Climate-Czar Carol Browner and other federal agency heads continue to fork over large sums of taxpayer money to Greenpeace and similar eco-activists, to subsidize their anti-corporate, global warming, “sustainable” energy and regulatory thumbscrew campaigns… [Greenpeace’s] truly odious ethical violations, however, involve activities that directly damage the livelihoods and lives of innocent people, particularly in impoverished countries.

Greenpeace justifies its anti-energy ideologies by claiming they are preserving rivers, avoiding dangerous radiation and preventing “runaway” global warming… Even in the midst of a global cooling period and widening Climategate scandal, Greenpeace is still clinging to its tired fabrications and storylines…

In Britain, France and elsewhere, Greenpeace vandals have destroyed bio-engineered crops, wiping out millions of dollars in research to develop food plants that require fewer pesticides, are more nutritious, reduce dangerous mold toxins, withstand floods and droughts, and increase crop yields. The people who would benefit most from this research are the poorest, most malnourished on Earth. They could improve their lives, simply by planting different, better corn, cotton or soybean seeds..

In fact, Bt corn [where it has been used despite Greenpeace’s opposition] has enabled farmers [eg in South Africa] … to cut pesticide use and expenses by 75%, triple their profits, save 35-49 days per season working in fields, and save enough to buy a refrigerator or even a new house. And yet rich-country Greenpeace activists oppose the technology.

Greenpeace campaigns against insecticides and insect-repelling DDT are even more lethal. These chemicals could prevent malaria, which kills a million people annually and leaves millions more brain-damaged…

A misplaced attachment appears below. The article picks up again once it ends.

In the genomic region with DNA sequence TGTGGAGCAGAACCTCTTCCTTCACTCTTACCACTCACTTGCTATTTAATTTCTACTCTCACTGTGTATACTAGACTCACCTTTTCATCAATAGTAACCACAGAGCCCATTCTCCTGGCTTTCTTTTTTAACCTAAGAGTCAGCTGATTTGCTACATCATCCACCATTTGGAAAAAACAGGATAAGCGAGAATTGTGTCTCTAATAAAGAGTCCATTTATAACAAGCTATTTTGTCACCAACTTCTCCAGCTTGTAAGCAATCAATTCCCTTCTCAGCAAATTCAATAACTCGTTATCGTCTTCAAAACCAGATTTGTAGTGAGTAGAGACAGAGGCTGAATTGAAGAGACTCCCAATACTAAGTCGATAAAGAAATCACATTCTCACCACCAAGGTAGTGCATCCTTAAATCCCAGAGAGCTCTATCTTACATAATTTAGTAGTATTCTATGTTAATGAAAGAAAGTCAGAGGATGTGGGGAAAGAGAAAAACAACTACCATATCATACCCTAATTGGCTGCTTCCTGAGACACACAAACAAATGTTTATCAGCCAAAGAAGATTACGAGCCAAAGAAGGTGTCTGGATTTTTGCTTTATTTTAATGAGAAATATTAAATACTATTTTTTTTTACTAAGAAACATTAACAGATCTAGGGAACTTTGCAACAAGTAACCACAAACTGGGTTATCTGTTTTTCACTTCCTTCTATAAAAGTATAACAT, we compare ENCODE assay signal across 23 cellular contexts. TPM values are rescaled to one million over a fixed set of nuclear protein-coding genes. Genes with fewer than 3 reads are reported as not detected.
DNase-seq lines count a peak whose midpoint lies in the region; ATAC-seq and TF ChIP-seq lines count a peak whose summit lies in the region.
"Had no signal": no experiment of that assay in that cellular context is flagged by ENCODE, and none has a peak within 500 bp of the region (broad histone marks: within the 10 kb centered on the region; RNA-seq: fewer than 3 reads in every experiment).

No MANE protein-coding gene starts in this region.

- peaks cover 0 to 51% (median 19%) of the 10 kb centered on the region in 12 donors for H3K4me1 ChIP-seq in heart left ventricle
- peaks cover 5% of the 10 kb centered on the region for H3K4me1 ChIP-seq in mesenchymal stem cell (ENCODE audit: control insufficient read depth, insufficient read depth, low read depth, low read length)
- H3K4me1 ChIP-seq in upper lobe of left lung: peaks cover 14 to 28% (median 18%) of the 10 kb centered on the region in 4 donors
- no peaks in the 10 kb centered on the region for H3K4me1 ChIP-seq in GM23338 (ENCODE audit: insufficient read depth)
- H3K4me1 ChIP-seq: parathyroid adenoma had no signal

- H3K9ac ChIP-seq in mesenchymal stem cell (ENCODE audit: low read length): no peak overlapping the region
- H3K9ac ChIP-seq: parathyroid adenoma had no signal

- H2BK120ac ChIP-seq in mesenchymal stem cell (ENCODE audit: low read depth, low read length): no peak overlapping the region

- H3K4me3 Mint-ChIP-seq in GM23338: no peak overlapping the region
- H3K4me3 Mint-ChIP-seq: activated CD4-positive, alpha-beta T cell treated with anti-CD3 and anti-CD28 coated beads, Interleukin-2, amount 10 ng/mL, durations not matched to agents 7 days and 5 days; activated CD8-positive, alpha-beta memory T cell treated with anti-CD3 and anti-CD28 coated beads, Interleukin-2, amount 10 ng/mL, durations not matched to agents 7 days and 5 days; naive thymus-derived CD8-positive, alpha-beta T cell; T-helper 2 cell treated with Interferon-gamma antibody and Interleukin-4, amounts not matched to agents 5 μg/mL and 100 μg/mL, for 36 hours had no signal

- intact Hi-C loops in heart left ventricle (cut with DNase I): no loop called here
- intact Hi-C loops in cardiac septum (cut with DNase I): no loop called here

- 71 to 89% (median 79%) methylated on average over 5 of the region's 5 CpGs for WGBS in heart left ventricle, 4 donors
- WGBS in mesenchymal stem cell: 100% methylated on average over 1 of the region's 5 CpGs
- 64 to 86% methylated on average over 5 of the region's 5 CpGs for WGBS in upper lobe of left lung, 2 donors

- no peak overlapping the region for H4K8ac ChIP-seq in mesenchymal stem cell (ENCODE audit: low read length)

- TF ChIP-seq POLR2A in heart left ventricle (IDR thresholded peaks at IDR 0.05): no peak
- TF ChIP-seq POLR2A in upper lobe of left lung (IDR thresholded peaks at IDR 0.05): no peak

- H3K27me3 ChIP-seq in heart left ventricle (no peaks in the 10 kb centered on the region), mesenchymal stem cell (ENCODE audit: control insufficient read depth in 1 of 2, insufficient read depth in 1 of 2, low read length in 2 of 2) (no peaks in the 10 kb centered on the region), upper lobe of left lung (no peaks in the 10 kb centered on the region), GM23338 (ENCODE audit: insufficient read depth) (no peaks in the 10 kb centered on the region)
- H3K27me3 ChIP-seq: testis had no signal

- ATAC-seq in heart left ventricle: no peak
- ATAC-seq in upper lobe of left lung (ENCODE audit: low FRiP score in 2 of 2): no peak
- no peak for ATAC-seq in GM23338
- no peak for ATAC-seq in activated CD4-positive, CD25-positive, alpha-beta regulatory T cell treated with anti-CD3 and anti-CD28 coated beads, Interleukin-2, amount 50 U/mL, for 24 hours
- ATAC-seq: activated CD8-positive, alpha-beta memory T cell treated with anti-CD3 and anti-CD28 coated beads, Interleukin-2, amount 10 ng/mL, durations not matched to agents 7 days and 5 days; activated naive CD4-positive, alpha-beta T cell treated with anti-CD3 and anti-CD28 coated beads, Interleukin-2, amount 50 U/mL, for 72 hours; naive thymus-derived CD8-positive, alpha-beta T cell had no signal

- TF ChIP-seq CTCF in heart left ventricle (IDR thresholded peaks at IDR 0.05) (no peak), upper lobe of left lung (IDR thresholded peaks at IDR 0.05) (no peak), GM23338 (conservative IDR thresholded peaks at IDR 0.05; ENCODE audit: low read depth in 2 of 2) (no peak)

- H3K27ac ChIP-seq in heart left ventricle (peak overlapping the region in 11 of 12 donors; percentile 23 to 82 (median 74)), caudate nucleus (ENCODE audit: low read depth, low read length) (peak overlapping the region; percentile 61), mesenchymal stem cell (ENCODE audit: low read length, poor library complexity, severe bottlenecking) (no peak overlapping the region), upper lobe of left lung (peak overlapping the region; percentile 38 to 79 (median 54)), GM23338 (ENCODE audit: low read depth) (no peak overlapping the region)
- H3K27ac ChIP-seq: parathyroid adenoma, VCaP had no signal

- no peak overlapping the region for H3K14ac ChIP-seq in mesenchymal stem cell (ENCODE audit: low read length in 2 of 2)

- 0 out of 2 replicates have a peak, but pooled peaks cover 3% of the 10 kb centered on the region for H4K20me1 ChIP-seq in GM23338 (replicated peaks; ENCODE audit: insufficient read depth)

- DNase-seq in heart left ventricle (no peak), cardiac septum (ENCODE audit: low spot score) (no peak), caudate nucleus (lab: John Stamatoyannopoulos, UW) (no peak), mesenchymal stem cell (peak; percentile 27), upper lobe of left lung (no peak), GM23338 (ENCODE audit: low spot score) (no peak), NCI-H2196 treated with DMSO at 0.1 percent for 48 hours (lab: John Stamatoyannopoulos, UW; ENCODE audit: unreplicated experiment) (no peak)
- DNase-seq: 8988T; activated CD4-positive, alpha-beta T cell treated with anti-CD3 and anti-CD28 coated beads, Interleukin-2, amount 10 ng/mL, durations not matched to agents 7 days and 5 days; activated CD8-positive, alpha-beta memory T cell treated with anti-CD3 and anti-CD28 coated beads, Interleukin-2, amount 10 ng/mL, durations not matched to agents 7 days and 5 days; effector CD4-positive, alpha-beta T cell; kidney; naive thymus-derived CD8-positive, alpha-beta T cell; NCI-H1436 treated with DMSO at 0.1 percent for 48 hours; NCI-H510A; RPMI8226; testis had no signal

But Greenpeace claims “some researchers think” DDT “could be inhibiting lactation because of its estrogen-like effects and may be contributing to lactation failure throughout the world.” No peer-reviewed medical studies back up these claims, and lactation problems are definitely associated with the malaria and malnutrition that would be reduced by technologies the Warriors oppose.

Worldwide, 1.5 billion people still don’t have electricity for lights, refrigerators, stoves, schools, shops, hospitals and factories that would bring health, opportunity and prosperity. Yet Greenpeace continues to battle hydrocarbon, hydroelectric and nuclear power, telling people they should be content with solar panels or wind turbines that provide intermittent, insufficient energy – and guarantee sustained poverty.

It was Paul Driessen’s Committee for a Constructive Tomorrow (CFACT) that last December, during the farcical UN climate conference in Copenhagen, ‘unfurled a “Propaganda Warrior” banner from the rails of the Rainbow Warrior ship, and a “Ship of Lies” banner from Greenpeace’s other vessel, the Arctic Sunrise, as they lay anchored in Copenhagen harbor’.